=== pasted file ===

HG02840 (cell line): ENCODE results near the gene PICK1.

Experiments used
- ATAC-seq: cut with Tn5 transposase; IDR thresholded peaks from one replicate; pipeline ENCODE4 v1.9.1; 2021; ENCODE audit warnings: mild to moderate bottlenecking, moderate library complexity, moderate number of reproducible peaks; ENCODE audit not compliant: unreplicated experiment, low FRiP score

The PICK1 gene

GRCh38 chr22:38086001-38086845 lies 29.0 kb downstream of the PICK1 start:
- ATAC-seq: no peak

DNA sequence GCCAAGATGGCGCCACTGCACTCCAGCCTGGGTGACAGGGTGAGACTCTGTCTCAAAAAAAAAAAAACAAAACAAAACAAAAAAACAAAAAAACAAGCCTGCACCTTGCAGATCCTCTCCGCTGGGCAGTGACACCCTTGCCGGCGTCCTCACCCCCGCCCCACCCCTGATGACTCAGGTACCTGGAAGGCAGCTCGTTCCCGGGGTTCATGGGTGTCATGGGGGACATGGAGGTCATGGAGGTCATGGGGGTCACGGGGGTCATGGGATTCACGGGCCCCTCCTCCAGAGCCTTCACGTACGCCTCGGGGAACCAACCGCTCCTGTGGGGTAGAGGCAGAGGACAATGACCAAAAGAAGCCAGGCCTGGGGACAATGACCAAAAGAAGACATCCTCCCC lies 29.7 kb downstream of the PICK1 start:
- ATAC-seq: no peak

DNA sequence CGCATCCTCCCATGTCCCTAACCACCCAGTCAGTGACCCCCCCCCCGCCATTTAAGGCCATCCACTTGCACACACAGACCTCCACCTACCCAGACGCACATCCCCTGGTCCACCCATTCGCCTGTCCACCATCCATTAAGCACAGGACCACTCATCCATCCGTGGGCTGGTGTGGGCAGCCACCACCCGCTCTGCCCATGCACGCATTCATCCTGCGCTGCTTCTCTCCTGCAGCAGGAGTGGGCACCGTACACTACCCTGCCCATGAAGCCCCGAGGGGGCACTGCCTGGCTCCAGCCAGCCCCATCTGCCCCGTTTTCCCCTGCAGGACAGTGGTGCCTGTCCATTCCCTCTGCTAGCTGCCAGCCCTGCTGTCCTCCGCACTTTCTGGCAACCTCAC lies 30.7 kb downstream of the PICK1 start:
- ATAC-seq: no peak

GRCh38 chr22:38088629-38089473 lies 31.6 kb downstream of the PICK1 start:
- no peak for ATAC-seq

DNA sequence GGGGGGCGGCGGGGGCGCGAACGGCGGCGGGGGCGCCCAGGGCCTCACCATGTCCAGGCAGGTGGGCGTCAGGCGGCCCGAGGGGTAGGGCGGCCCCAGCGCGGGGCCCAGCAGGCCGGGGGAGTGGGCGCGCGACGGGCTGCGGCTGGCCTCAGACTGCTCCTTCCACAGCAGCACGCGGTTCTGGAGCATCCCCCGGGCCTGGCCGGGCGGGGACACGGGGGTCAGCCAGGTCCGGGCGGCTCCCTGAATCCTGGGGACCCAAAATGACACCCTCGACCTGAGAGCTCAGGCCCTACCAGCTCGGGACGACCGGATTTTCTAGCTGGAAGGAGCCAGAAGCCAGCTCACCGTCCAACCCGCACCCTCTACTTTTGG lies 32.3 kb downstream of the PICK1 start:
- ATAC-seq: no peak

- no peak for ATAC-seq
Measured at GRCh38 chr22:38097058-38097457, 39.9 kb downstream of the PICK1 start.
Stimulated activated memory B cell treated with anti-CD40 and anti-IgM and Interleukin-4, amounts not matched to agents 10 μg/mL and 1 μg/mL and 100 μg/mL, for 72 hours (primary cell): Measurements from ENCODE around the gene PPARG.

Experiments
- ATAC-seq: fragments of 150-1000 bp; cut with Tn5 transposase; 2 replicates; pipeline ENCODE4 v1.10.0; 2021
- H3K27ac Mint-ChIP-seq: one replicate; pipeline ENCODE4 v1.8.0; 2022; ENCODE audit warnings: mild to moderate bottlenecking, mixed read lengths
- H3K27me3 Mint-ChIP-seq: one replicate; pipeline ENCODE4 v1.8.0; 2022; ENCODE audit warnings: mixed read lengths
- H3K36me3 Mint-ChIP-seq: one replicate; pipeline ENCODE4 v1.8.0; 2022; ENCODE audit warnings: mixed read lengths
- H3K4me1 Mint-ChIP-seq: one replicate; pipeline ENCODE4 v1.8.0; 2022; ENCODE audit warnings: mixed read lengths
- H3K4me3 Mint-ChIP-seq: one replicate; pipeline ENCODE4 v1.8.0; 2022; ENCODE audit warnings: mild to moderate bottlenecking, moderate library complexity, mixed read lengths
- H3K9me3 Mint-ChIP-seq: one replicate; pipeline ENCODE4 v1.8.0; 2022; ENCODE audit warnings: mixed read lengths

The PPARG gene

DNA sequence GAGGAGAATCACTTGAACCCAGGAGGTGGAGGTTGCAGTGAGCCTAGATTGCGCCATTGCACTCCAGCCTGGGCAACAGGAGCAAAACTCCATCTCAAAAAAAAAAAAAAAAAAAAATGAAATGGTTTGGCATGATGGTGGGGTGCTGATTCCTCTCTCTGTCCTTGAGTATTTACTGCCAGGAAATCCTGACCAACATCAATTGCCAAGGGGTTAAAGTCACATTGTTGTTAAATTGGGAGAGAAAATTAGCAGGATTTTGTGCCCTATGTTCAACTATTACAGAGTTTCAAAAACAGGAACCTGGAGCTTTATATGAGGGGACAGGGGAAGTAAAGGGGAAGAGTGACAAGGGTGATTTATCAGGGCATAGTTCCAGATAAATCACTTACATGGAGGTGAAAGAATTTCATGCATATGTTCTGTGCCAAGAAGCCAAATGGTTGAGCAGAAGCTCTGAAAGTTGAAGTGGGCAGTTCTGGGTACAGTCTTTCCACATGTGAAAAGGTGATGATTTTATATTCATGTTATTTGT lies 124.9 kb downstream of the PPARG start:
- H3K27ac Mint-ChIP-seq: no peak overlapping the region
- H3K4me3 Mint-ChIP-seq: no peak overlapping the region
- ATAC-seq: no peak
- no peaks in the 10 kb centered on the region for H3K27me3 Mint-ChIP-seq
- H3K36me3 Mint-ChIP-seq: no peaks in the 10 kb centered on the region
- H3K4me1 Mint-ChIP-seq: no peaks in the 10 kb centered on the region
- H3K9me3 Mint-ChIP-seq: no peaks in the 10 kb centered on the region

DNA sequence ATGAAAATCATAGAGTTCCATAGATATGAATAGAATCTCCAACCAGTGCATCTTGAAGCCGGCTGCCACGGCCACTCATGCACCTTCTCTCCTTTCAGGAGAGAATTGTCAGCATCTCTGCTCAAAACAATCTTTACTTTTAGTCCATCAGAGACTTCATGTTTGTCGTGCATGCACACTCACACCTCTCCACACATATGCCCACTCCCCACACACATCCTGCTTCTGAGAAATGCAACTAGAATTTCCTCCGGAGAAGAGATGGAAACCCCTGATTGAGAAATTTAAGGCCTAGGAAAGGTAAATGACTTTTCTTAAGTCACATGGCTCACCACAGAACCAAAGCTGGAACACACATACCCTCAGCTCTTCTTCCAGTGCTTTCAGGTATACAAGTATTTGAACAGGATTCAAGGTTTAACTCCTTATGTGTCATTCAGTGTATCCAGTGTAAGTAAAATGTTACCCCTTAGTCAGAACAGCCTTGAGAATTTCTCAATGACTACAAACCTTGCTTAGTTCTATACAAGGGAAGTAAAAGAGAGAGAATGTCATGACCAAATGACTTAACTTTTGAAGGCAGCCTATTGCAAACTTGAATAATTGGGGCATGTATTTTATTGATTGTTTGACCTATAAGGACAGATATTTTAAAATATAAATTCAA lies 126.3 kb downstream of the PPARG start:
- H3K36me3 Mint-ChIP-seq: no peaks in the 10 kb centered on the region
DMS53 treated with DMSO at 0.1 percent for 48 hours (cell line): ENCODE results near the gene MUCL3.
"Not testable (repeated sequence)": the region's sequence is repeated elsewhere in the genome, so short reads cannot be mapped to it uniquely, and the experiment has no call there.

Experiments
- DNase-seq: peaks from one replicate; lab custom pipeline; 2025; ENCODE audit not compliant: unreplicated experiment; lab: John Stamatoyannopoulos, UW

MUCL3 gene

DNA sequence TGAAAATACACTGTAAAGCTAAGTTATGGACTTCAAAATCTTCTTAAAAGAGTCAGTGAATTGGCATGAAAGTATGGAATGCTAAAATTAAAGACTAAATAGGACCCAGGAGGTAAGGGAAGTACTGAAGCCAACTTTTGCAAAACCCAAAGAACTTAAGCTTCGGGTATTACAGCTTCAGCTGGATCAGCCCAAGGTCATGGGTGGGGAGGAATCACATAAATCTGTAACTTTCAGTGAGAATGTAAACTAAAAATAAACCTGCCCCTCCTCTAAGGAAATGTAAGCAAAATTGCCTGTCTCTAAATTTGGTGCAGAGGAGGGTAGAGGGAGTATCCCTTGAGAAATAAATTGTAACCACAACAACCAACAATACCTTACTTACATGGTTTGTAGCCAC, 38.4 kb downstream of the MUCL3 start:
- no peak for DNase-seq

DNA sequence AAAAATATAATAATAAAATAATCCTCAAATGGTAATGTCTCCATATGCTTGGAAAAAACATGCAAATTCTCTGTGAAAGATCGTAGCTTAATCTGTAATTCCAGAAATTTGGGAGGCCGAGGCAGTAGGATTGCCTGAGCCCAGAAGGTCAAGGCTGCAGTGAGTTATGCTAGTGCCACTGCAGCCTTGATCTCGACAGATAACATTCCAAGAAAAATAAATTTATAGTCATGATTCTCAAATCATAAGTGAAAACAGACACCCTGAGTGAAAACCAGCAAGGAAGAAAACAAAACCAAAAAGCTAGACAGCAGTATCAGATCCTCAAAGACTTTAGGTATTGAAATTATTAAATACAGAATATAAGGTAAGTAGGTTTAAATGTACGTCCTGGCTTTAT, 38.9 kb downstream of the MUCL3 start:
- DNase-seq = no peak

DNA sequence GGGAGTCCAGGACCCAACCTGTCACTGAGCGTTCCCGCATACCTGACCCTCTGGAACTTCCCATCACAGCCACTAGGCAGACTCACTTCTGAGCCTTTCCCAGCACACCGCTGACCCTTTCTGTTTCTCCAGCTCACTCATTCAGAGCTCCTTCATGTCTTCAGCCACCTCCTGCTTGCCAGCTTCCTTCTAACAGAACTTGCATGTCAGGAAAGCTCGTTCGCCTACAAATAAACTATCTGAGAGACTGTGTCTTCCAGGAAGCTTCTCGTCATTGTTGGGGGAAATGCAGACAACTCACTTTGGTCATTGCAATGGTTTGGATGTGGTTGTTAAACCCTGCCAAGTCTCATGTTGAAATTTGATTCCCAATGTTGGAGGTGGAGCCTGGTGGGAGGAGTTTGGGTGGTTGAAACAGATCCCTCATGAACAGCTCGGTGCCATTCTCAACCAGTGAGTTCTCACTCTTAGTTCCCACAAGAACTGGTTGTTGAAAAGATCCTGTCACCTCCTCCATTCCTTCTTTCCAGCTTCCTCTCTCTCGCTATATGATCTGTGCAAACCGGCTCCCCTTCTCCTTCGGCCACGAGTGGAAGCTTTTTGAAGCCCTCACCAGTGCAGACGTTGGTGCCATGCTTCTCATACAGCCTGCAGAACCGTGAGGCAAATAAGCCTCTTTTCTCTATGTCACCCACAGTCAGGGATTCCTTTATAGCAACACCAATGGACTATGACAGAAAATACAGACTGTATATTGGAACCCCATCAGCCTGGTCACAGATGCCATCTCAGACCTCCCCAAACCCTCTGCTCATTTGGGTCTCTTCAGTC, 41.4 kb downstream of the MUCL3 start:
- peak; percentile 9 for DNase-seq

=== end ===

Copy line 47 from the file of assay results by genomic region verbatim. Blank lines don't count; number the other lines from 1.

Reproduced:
- peak; percentile 9 for DNase-seq